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Wednesday
Jun182014

following an invisible track

 

A track may not be obvious. There may be few signs even if the tracker knows what to look for. But just as important as what is on the ground is what is in the tracker’s head- his ‘rich context’ so to speak. It is just as Kant suggested- perception is about what is OUT THERE and also about how we conceptualise what we see. Kant is never better exemplified than when someone points at an object far distant and says, “What’s that?” Everyone  looks and makes suggestions. At this stage it is just a strange shape an anomaly, an incongruity in the mostly unsurprising vista or landscape. Then someone will get it- a car, a tree, ‘just’ a rock, a man walking. With the concept we can then all ‘see’ what it really is. Sometimes you have the wrong concept working quite happily for hours. That oil drum you’ve been walking towards suddenly appears much quicker than you’d have expected and turns out to be a bearing case from a lorry axle. The object instantly transforms- as quickly as the duck becomes the rabbit in the famous ambiguous duck/rabbit drawing. In a world of odd objects, strange journeys, new sights- in the desert world- you understand just how much we as humans bring to what we see in the world.

As well as bringing our knowledge of shape and colour we import meaning to what we see. The ‘rich context’ is all the knowledge we have about something. It is all the ways we can relate it to other things we know about in our lives. To the experienced tracker there is much more to see than what is obviously in front of one’s eyes. And once you know the direction of a track, have figured a reason why the track is going in that direction, then you can guess its route between track signs accurately- and by looking in likely places find evidence of the track you suspected.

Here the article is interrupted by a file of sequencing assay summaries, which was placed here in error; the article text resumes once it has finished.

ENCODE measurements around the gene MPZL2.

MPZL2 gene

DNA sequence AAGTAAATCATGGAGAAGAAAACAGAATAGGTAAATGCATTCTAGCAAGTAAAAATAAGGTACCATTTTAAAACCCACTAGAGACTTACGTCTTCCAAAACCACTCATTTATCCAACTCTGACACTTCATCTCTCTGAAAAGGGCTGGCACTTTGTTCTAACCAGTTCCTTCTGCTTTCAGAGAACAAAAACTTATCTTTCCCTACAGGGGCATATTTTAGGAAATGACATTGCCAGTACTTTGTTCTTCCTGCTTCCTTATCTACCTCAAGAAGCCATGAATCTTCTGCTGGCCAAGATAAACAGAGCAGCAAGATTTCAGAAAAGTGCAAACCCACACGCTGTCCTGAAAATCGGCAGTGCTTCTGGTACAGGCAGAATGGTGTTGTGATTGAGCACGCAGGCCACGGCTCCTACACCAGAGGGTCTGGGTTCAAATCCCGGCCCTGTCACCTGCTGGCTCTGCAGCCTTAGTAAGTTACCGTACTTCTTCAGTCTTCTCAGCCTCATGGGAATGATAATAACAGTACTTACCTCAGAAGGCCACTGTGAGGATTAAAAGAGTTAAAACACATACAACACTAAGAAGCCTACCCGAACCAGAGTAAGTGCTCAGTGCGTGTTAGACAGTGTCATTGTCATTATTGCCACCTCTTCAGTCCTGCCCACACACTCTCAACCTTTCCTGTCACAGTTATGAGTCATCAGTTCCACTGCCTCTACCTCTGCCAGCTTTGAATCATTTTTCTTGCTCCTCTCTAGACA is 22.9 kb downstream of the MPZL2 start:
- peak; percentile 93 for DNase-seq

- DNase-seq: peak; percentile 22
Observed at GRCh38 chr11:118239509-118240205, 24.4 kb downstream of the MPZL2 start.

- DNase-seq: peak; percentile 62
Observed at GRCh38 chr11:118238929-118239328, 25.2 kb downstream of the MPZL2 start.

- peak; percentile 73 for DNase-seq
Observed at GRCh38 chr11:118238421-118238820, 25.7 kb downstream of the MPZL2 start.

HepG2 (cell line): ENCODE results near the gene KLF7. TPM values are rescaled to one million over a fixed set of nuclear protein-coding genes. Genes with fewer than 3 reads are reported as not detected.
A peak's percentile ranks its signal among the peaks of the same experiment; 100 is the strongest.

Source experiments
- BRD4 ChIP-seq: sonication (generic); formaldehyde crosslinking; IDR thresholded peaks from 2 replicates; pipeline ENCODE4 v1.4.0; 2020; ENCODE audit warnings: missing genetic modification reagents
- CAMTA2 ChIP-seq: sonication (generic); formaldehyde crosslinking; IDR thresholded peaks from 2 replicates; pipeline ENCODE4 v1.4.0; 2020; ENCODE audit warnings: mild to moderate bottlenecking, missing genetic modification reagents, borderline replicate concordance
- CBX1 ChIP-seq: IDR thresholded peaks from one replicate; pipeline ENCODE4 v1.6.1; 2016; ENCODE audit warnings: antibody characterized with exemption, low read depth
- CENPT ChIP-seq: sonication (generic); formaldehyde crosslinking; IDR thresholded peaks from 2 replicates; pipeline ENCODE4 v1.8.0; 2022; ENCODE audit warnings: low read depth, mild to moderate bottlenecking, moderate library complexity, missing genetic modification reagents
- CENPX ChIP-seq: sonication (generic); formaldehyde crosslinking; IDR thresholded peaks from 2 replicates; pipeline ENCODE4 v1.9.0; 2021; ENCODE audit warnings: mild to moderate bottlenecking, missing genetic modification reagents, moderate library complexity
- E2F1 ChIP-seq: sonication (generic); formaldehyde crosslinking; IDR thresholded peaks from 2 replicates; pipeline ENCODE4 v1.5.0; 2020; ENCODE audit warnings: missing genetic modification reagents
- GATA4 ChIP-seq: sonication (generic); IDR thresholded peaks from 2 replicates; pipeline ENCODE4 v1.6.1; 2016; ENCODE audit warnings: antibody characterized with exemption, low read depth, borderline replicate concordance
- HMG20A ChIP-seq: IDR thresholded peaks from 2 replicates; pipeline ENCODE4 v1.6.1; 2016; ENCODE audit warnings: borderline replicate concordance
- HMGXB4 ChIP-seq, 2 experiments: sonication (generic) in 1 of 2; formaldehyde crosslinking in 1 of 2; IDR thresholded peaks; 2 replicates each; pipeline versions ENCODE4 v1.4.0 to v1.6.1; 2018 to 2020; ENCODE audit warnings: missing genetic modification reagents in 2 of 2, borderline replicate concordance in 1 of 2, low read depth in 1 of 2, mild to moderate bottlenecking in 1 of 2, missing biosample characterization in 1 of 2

I am no tracker but I remember following a track of a fennec fox in the area north of the Gilf Kebir. It is known for tektite glass- that lies glinting on the surface of the sand. I followed the fennec tracks, like those of a small dog, easily across the sand. But on the stony gravelly base of the dune corridor I lost him. I tried for the first time to look ‘sideways’. A bedouin had told me this was a way to see better. You sort of half close your eyes and defocus on details in the hope of seeing a pattern, a track. It was early morning and all I saw were the many glinting pieces of natural glass spread out in front of me. By looking sideways at this confusing sight I picked up a line of absences of reflected light. Maybe here the fox had knocked a stone or two, kicked them out of place where the wind kept them clear of drift sand. I managed to see this faintest of lines and walked it- sure enough on the only piece of sand big enough to hold a print there was one. And yet the line I had been following had been almost imaginary. It brought to mind, for some reason, that famous ‘torch drawing’ of Picasso where the artist depicts the image of a bull using a swirling flashlight and a camera on a long exposure to capture the track of the light, to make a picture from nothing but rapidly moving light.

The track can be almost imaginary, inside your head and you can still follow it. The track becomes a path, in the mystical sense of the word perhaps. The context of the track, if it is richly endowed with meanings, allows such feats of navigation through thin air, featureless desert.

 

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